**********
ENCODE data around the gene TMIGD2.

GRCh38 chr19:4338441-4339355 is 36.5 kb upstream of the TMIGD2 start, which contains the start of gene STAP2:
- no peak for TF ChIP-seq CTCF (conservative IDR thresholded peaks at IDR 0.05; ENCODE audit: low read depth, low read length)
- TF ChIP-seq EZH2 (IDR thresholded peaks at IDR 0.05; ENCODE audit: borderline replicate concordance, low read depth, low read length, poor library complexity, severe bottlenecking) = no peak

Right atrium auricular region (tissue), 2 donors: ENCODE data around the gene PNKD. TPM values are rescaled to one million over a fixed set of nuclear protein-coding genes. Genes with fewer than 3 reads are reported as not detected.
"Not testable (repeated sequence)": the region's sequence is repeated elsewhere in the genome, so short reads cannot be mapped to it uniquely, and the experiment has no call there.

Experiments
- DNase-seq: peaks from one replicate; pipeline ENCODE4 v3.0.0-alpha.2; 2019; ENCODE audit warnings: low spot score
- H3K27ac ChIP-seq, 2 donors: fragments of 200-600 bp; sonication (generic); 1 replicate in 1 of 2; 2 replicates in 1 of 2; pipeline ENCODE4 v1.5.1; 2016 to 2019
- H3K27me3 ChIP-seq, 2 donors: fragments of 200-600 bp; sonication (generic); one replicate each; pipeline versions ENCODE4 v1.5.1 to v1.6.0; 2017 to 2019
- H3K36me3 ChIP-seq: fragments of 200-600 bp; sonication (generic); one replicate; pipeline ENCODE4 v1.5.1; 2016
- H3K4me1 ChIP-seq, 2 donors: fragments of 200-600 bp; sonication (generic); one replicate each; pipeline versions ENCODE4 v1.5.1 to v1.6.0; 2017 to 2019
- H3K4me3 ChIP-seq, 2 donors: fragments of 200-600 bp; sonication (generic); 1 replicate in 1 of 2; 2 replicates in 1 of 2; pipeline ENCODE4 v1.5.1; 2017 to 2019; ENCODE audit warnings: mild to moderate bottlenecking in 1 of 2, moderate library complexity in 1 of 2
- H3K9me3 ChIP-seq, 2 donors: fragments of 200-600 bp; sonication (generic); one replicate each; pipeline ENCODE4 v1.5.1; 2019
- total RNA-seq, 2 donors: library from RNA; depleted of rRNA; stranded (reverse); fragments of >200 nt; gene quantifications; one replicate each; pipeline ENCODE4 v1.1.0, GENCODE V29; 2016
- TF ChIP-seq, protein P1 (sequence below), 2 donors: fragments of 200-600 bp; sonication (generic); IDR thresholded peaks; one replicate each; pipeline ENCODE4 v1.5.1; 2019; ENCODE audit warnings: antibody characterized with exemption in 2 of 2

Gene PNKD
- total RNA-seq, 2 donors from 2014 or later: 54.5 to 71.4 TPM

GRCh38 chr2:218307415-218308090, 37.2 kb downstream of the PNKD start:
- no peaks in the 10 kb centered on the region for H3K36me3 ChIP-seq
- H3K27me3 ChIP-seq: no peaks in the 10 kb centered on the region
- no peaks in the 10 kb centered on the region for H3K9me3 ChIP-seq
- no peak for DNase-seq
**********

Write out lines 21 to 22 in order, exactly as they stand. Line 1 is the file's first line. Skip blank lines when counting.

- H3K27me3 ChIP-seq: no peaks in the 10 kb centered on the region
- no peaks in the 10 kb centered on the region for H3K9me3 ChIP-seq